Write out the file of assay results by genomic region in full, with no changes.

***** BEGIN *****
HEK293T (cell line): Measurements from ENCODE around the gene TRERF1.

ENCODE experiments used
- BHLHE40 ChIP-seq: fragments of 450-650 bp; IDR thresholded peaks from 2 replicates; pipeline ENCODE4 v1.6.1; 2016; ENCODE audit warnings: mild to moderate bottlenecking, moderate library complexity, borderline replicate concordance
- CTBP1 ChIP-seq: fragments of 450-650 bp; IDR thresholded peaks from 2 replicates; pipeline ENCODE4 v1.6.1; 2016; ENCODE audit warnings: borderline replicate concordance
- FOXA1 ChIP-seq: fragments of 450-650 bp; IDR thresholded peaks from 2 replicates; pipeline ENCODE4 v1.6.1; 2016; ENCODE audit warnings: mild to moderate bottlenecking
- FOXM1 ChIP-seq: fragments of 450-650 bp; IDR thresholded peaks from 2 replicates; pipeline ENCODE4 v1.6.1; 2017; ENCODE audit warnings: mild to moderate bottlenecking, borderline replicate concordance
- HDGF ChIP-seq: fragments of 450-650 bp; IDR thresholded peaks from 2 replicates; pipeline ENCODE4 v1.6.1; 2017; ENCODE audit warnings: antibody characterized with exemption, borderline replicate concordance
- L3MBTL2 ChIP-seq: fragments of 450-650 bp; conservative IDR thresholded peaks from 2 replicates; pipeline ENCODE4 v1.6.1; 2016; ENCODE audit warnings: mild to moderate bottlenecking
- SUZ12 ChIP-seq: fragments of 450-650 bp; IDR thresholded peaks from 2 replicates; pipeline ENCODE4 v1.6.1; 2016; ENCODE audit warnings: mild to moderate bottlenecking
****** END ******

HEK293T (cell line): Measurements from ENCODE around the gene TRERF1.

ENCODE experiments used
- BHLHE40 ChIP-seq: fragments of 450-650 bp; IDR thresholded peaks from 2 replicates; pipeline ENCODE4 v1.6.1; 2016; ENCODE audit warnings: mild to moderate bottlenecking, moderate library complexity, borderline replicate concordance
- CTBP1 ChIP-seq: fragments of 450-650 bp; IDR thresholded peaks from 2 replicates; pipeline ENCODE4 v1.6.1; 2016; ENCODE audit warnings: borderline replicate concordance
- FOXA1 ChIP-seq: fragments of 450-650 bp; IDR thresholded peaks from 2 replicates; pipeline ENCODE4 v1.6.1; 2016; ENCODE audit warnings: mild to moderate bottlenecking
- FOXM1 ChIP-seq: fragments of 450-650 bp; IDR thresholded peaks from 2 replicates; pipeline ENCODE4 v1.6.1; 2017; ENCODE audit warnings: mild to moderate bottlenecking, borderline replicate concordance
- HDGF ChIP-seq: fragments of 450-650 bp; IDR thresholded peaks from 2 replicates; pipeline ENCODE4 v1.6.1; 2017; ENCODE audit warnings: antibody characterized with exemption, borderline replicate concordance
- L3MBTL2 ChIP-seq: fragments of 450-650 bp; conservative IDR thresholded peaks from 2 replicates; pipeline ENCODE4 v1.6.1; 2016; ENCODE audit warnings: mild to moderate bottlenecking
- SUZ12 ChIP-seq: fragments of 450-650 bp; IDR thresholded peaks from 2 replicates; pipeline ENCODE4 v1.6.1; 2016; ENCODE audit warnings: mild to moderate bottlenecking